Heather and Kelly modeled some of the clothes.
Anyway, I’m getting sidetracked here. The whole reason behind this post is to inform you on what TBS has planned for this season. According to Turner Sports staffers, the online studio show will not return, however, fans will be able to click on various camera angles to make the viewing experience more interactive. This would be similar to what NBC is doing with Sunday Night Football Extra online.
Also, TBS plans to staff the games with on-site reporters. I don’t have the full roster as of yet and that will most likely be announced sometime on Thursday when Turner Sports holds a media conference call to discuss its plans.
As with last season, TBS will air all four League Division Series and this year, will carry the American League Championship Series.
When I get more information, I’ll post it here.
I won’t be able to give you the Saturday links as usual this morning. I’m currently away and have had to leave the house early for a get-together. I’ll give you the links later today.
As I celebrate the one year anniversary of the re-launch of this blog, I think back to some of the bigger stories of the last 12 months.
I’ll count them down in reverse order:
11. Alycia Lane’s pictures being e-mailed to Rich Eisen and having them intercepted by his wife.
10. Bethanie Mattek showing her cleavage to a ball boy at the US Open and dressing as a French Nanny.
9. The Red Sox firing Jerry Trupiano from the radio booth and using the combination of Dave O’Brien and the inexperienced Glenn Geffner to replace him in 2007 leaving Red Sox fans in despair whenever Glenn was on the air.
8. Turner Sports successfully debuting TBS Hot Corner during the MLB playoffs, mixing live coverage on TV and on the internet.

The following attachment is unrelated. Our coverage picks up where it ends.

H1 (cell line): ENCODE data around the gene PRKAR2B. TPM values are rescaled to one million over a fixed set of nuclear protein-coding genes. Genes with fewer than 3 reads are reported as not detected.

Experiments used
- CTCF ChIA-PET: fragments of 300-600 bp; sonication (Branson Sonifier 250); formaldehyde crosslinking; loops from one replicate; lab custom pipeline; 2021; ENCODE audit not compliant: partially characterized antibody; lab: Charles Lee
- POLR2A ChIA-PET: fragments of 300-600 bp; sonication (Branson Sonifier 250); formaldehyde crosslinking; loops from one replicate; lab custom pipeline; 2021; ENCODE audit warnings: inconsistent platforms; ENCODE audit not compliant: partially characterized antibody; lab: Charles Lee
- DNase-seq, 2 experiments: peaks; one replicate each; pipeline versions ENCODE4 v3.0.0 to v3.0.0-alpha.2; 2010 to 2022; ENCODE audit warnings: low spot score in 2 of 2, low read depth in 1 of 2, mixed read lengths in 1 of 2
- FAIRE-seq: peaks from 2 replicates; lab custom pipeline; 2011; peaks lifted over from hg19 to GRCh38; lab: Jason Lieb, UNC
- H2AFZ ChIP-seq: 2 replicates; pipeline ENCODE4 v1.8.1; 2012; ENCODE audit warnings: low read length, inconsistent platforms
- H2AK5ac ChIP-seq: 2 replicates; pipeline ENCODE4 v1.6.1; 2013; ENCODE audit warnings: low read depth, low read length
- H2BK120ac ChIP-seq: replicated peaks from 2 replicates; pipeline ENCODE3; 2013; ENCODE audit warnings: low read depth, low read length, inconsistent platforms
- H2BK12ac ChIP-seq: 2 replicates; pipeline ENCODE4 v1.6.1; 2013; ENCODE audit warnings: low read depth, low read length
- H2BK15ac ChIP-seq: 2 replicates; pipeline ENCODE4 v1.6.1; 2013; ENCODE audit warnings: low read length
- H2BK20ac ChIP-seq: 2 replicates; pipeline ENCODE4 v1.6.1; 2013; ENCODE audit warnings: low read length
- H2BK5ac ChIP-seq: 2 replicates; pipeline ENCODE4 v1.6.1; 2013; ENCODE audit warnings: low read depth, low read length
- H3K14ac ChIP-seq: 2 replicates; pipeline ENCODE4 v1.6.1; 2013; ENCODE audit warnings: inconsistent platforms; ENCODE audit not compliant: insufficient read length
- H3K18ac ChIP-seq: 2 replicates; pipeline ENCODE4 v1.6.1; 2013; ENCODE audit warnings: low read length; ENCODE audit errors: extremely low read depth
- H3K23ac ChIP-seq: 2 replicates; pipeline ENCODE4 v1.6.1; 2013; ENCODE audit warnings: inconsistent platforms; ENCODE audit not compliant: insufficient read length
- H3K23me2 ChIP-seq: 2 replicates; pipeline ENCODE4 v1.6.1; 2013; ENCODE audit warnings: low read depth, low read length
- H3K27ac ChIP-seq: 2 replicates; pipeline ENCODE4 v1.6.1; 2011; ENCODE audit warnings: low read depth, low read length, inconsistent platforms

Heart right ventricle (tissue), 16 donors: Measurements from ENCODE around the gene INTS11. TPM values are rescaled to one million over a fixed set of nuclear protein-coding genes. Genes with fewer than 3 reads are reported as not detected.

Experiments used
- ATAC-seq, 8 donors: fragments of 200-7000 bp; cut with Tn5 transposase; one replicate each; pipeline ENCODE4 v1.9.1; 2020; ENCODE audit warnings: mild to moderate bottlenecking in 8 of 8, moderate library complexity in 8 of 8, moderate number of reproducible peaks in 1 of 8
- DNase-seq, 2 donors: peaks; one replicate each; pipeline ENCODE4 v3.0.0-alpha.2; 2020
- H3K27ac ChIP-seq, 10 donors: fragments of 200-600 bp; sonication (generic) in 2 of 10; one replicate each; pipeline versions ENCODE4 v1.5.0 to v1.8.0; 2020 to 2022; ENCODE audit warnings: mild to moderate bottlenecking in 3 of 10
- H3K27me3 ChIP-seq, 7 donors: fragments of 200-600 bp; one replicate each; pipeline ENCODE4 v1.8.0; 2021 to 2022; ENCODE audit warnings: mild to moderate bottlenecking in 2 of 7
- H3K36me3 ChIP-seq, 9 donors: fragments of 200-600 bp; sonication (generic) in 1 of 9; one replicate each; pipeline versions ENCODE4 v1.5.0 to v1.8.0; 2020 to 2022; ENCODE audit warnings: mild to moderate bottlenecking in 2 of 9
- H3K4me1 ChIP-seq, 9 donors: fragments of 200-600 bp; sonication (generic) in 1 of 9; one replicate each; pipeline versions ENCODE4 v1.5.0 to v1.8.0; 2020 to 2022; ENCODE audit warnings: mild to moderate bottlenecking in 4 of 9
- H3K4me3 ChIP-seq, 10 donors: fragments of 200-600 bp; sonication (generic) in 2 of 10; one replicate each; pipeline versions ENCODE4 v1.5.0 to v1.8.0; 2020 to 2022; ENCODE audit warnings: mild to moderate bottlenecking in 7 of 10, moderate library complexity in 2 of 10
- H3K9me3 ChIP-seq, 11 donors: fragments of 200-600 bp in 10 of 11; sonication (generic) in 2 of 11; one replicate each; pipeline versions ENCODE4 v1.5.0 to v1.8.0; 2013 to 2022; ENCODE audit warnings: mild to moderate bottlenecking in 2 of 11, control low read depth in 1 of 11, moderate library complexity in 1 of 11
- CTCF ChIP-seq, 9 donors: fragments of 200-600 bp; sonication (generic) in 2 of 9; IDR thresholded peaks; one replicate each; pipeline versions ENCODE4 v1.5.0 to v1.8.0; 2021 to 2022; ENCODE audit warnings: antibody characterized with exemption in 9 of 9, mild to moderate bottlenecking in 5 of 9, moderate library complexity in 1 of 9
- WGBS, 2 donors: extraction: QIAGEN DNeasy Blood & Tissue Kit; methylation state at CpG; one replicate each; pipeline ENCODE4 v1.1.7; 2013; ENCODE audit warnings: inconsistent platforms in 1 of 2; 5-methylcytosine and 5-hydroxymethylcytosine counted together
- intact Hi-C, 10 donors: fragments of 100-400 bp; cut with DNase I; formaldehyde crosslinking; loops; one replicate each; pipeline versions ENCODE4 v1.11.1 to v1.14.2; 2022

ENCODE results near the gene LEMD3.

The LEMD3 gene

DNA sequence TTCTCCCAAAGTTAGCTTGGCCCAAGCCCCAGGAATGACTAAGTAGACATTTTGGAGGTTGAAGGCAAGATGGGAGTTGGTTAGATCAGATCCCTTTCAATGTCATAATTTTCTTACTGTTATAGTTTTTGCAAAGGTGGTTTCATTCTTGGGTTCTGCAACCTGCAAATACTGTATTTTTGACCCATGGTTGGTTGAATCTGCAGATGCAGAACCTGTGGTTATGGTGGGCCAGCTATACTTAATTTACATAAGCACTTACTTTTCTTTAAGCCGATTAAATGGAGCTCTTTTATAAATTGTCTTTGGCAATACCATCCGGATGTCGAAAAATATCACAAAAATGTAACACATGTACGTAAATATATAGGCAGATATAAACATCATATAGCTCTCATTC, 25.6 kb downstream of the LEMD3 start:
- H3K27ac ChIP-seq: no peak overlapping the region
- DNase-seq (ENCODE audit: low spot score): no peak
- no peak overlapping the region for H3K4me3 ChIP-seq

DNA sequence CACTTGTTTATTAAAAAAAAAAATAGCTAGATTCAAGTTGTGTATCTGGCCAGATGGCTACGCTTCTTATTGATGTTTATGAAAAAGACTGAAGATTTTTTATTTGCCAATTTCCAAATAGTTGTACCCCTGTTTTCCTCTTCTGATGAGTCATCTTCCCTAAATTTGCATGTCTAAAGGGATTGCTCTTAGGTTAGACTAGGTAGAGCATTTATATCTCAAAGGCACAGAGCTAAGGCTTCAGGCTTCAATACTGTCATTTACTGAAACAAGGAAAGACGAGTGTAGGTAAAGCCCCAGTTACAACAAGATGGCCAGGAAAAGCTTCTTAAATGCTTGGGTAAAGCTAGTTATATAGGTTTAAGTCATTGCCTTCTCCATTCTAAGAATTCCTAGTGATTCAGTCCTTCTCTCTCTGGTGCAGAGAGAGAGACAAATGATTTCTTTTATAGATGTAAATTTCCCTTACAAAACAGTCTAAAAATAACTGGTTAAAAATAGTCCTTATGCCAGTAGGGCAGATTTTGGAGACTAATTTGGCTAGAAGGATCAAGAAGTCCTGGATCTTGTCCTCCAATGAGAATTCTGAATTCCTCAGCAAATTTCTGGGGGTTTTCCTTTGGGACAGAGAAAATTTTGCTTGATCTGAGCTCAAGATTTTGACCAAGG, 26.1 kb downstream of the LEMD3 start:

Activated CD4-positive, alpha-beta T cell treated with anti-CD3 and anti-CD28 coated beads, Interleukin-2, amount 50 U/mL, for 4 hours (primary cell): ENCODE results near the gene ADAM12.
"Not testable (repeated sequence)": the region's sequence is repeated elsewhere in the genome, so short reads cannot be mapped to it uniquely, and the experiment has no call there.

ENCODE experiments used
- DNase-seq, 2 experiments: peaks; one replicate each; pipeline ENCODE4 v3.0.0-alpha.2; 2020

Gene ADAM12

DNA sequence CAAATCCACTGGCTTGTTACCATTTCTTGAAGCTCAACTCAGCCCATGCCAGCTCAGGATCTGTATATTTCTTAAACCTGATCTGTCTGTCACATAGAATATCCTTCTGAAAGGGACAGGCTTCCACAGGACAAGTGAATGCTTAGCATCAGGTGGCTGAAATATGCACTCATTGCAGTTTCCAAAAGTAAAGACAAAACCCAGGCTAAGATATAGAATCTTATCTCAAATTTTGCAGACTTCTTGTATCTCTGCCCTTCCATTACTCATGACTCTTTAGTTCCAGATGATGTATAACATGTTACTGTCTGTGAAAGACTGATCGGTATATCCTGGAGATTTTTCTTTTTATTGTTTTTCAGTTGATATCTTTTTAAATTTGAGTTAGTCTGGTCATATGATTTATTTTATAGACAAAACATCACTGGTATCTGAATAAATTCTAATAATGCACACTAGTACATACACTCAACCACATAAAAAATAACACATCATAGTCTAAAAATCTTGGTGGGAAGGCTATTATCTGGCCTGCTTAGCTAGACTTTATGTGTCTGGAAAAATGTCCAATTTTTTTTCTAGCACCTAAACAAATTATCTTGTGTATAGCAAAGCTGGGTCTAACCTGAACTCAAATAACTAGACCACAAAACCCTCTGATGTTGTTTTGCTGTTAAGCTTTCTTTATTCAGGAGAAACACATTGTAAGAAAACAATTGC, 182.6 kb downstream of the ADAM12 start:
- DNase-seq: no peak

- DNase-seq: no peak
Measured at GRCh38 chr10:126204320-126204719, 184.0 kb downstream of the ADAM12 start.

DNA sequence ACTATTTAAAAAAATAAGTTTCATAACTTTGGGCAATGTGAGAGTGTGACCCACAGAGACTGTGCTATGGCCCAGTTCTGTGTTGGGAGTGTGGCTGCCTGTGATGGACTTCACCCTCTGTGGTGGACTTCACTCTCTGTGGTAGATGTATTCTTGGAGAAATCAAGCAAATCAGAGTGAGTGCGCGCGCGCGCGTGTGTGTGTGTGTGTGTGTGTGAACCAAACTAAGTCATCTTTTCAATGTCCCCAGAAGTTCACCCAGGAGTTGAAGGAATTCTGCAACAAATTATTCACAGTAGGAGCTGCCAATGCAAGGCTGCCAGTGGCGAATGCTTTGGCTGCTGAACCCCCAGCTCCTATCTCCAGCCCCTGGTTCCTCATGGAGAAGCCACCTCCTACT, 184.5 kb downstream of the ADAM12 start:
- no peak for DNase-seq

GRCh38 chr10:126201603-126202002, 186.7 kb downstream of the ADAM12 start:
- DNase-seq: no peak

7. The NBA reups with ESPN and TNT for another 8 seasons.
6. Dan Patrick leaves ESPN Radio and then goes missing …. errrrr…. I mean, signs a weak radio syndication deal and then joins Sports Illustrated.
5. Kelly Tilghman of the Golf Channel was suspended for making a racial slur earlier this year and subsequently apologized upon her return.
4. Debut of the Big Ten Network to a miniscule audience.
3. NFL Network vs. Cable.
2. Media buyouts leaving newspapers and TV stations with skeleton staffs.
1. The Buzz Bissinger vs. Will Leitch segment on Costas Now.
It has been a good 12 months. I’ve enjoyed doing the links and I’ll continue doing them as long as I’m able. And thanks to the people who have sent kind words over the last 12 months including Neil Best, Ken Schott, David Scott, Richard Deitsch, Joe Favorito, Bruce Allen, Bob Glauber, Chris Pursell, Beau Estes, Vince Wladika, Darren Rovell, Andy Gresh, Curt Chaplin, Christopher Byrne, Andrew Siciliano, John Ourand, Dave Weekley, John Crowe, Rick Lacroix, Amazing Race Asia Executive Producer Michael McKay and anyone who has sent comments anonymously both good and bad. I appreciate your patronage and I hope you continue to visit over the next 12 months and beyond. This has been lots of fun.
Checking around the ‘net for links this evening, I came across a few things that I did not cover earlier today so I’ll give you some stuff before turning in for the evening.
Before going into the links, watching the coverage of the Red Sox Rolling Rally from New England Cable News through MLB.com was ok. Most of the interviews inside Fenway Park came from NESN so I don’t understand why MLB.com did not pick up NESN’s coverage anyway. With NESN being the Red Sox rightsholder and the only broadcasters allowed to do anything in the park while other outlets had to remain outside, it would have behooved MLB.com to pick up NESN unless the channel did not give permission. New England Cable News has a decent stable of reporters including sports anchor Chris Collins and the venerable R.D. Sahl who seems to have been in television since the 1950′s, but gives a nice historic perspective. It wasn’t bad, but I would have preferred to see NESN online. As far as I know, NESN did not offer its live coverage of the Rolling Rally online, but I have recorded it so I can compare it to NECN’s. At least Tom Ellis wasn’t involved otherwise, he might have recited a poem that no one would have wanted to hear.
A quick aside here. I knew someone who used to work at NECN and she told me that Tom would deviate from the teleprompter and the guys in the control room would have no idea where he was going or how long he would take before introducing a report. It would be a miracle if his broadcasts ended on time, but I don’t know if does that anymore. Anyway, let’s get to the links.